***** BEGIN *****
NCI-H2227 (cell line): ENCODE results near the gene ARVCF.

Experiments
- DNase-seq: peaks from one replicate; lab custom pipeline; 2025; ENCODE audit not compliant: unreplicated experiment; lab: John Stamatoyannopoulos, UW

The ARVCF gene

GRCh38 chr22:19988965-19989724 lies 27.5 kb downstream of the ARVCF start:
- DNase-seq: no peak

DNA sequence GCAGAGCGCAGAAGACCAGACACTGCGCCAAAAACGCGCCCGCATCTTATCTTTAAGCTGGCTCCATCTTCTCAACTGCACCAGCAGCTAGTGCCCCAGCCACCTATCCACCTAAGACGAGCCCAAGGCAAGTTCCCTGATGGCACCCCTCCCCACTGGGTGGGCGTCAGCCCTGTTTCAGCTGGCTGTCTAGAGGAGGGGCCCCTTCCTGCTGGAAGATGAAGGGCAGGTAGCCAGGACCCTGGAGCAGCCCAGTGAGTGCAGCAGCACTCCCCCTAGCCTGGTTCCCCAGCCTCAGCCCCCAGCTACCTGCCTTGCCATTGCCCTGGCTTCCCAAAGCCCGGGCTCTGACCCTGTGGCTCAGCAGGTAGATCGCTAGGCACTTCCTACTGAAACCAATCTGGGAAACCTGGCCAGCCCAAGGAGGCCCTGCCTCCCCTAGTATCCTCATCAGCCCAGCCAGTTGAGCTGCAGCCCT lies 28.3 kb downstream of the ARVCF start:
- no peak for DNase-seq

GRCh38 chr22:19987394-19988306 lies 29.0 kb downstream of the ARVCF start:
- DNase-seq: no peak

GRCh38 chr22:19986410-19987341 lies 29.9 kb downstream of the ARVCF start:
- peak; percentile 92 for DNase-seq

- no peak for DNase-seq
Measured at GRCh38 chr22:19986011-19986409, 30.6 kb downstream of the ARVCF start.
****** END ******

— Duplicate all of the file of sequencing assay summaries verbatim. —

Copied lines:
NCI-H2227 (cell line): ENCODE results near the gene ARVCF.

Experiments
- DNase-seq: peaks from one replicate; lab custom pipeline; 2025; ENCODE audit not compliant: unreplicated experiment; lab: John Stamatoyannopoulos, UW

The ARVCF gene

GRCh38 chr22:19988965-19989724 lies 27.5 kb downstream of the ARVCF start:
- DNase-seq: no peak

DNA sequence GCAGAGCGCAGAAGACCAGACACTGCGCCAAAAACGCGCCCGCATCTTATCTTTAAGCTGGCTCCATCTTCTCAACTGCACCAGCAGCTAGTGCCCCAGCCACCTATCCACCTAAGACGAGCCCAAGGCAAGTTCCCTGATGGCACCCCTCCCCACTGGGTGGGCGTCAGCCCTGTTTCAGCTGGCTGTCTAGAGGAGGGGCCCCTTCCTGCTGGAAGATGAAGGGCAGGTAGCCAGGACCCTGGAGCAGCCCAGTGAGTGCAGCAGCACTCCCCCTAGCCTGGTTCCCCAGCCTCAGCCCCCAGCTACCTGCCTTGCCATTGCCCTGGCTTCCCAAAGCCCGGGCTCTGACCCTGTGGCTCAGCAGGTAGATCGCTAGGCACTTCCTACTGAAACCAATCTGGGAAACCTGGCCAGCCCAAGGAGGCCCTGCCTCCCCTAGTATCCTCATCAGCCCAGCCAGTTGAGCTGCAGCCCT lies 28.3 kb downstream of the ARVCF start:
- no peak for DNase-seq

GRCh38 chr22:19987394-19988306 lies 29.0 kb downstream of the ARVCF start:
- DNase-seq: no peak

GRCh38 chr22:19986410-19987341 lies 29.9 kb downstream of the ARVCF start:
- peak; percentile 92 for DNase-seq

- no peak for DNase-seq
Measured at GRCh38 chr22:19986011-19986409, 30.6 kb downstream of the ARVCF start.